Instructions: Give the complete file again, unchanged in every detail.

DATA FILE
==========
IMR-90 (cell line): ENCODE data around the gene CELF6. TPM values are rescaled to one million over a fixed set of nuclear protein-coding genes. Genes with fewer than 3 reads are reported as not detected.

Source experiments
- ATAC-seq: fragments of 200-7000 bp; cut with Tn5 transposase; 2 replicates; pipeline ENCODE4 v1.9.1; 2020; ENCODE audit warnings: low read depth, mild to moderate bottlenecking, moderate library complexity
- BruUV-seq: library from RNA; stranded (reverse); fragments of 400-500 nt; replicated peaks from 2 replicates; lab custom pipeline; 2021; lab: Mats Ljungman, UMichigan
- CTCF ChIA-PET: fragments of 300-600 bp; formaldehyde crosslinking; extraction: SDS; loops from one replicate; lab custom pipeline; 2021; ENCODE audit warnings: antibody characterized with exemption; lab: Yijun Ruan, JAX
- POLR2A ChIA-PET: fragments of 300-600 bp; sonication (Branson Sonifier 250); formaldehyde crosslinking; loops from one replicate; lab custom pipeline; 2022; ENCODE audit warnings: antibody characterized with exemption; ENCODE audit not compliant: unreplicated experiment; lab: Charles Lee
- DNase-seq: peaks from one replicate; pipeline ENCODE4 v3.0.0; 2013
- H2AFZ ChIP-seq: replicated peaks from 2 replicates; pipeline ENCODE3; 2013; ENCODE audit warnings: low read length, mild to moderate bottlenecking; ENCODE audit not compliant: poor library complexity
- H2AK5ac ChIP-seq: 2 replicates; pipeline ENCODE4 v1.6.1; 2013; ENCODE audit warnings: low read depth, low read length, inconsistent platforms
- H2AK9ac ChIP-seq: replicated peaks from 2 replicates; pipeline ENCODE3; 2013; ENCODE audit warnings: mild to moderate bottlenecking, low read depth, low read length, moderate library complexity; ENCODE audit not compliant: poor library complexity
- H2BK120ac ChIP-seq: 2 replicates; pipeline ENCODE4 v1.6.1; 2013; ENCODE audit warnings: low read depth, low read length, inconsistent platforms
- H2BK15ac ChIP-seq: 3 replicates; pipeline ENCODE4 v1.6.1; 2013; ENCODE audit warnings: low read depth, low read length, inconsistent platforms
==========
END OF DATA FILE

IMR-90 (cell line): ENCODE data around the gene CELF6. TPM values are rescaled to one million over a fixed set of nuclear protein-coding genes. Genes with fewer than 3 reads are reported as not detected.

Source experiments
- ATAC-seq: fragments of 200-7000 bp; cut with Tn5 transposase; 2 replicates; pipeline ENCODE4 v1.9.1; 2020; ENCODE audit warnings: low read depth, mild to moderate bottlenecking, moderate library complexity
- BruUV-seq: library from RNA; stranded (reverse); fragments of 400-500 nt; replicated peaks from 2 replicates; lab custom pipeline; 2021; lab: Mats Ljungman, UMichigan
- CTCF ChIA-PET: fragments of 300-600 bp; formaldehyde crosslinking; extraction: SDS; loops from one replicate; lab custom pipeline; 2021; ENCODE audit warnings: antibody characterized with exemption; lab: Yijun Ruan, JAX
- POLR2A ChIA-PET: fragments of 300-600 bp; sonication (Branson Sonifier 250); formaldehyde crosslinking; loops from one replicate; lab custom pipeline; 2022; ENCODE audit warnings: antibody characterized with exemption; ENCODE audit not compliant: unreplicated experiment; lab: Charles Lee
- DNase-seq: peaks from one replicate; pipeline ENCODE4 v3.0.0; 2013
- H2AFZ ChIP-seq: replicated peaks from 2 replicates; pipeline ENCODE3; 2013; ENCODE audit warnings: low read length, mild to moderate bottlenecking; ENCODE audit not compliant: poor library complexity
- H2AK5ac ChIP-seq: 2 replicates; pipeline ENCODE4 v1.6.1; 2013; ENCODE audit warnings: low read depth, low read length, inconsistent platforms
- H2AK9ac ChIP-seq: replicated peaks from 2 replicates; pipeline ENCODE3; 2013; ENCODE audit warnings: mild to moderate bottlenecking, low read depth, low read length, moderate library complexity; ENCODE audit not compliant: poor library complexity
- H2BK120ac ChIP-seq: 2 replicates; pipeline ENCODE4 v1.6.1; 2013; ENCODE audit warnings: low read depth, low read length, inconsistent platforms
- H2BK15ac ChIP-seq: 3 replicates; pipeline ENCODE4 v1.6.1; 2013; ENCODE audit warnings: low read depth, low read length, inconsistent platforms